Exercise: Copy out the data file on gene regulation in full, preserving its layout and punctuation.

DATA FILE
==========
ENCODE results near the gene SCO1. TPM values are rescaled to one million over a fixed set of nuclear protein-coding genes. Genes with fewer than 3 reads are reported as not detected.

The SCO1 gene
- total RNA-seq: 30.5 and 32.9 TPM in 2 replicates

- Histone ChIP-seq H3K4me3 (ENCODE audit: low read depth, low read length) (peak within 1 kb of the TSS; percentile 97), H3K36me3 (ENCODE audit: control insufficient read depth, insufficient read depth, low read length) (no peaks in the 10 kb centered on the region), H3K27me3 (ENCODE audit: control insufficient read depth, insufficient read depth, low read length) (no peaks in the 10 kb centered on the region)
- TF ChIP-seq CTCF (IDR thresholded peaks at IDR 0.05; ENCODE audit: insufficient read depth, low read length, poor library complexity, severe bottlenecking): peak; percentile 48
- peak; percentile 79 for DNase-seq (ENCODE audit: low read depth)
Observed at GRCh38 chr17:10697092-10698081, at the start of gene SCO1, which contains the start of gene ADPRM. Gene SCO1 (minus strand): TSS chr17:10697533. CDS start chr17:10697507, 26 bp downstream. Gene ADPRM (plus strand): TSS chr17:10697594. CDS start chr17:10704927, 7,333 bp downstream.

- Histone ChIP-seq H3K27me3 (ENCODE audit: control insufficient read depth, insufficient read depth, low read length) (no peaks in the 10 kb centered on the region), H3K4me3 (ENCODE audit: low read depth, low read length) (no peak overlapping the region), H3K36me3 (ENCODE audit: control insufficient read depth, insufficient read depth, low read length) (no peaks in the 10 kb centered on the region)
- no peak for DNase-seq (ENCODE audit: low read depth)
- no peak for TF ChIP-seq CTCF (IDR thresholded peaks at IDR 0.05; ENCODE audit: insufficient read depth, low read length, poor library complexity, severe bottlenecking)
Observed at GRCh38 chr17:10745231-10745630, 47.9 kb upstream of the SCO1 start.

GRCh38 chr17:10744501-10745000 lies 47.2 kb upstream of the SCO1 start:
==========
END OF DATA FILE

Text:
ENCODE results near the gene SCO1. TPM values are rescaled to one million over a fixed set of nuclear protein-coding genes. Genes with fewer than 3 reads are reported as not detected.

The SCO1 gene
- total RNA-seq: 30.5 and 32.9 TPM in 2 replicates

- Histone ChIP-seq H3K4me3 (ENCODE audit: low read depth, low read length) (peak within 1 kb of the TSS; percentile 97), H3K36me3 (ENCODE audit: control insufficient read depth, insufficient read depth, low read length) (no peaks in the 10 kb centered on the region), H3K27me3 (ENCODE audit: control insufficient read depth, insufficient read depth, low read length) (no peaks in the 10 kb centered on the region)
- TF ChIP-seq CTCF (IDR thresholded peaks at IDR 0.05; ENCODE audit: insufficient read depth, low read length, poor library complexity, severe bottlenecking): peak; percentile 48
- peak; percentile 79 for DNase-seq (ENCODE audit: low read depth)
Observed at GRCh38 chr17:10697092-10698081, at the start of gene SCO1, which contains the start of gene ADPRM. Gene SCO1 (minus strand): TSS chr17:10697533. CDS start chr17:10697507, 26 bp downstream. Gene ADPRM (plus strand): TSS chr17:10697594. CDS start chr17:10704927, 7,333 bp downstream.

- Histone ChIP-seq H3K27me3 (ENCODE audit: control insufficient read depth, insufficient read depth, low read length) (no peaks in the 10 kb centered on the region), H3K4me3 (ENCODE audit: low read depth, low read length) (no peak overlapping the region), H3K36me3 (ENCODE audit: control insufficient read depth, insufficient read depth, low read length) (no peaks in the 10 kb centered on the region)
- no peak for DNase-seq (ENCODE audit: low read depth)
- no peak for TF ChIP-seq CTCF (IDR thresholded peaks at IDR 0.05; ENCODE audit: insufficient read depth, low read length, poor library complexity, severe bottlenecking)
Observed at GRCh38 chr17:10745231-10745630, 47.9 kb upstream of the SCO1 start.

GRCh38 chr17:10744501-10745000 lies 47.2 kb upstream of the SCO1 start: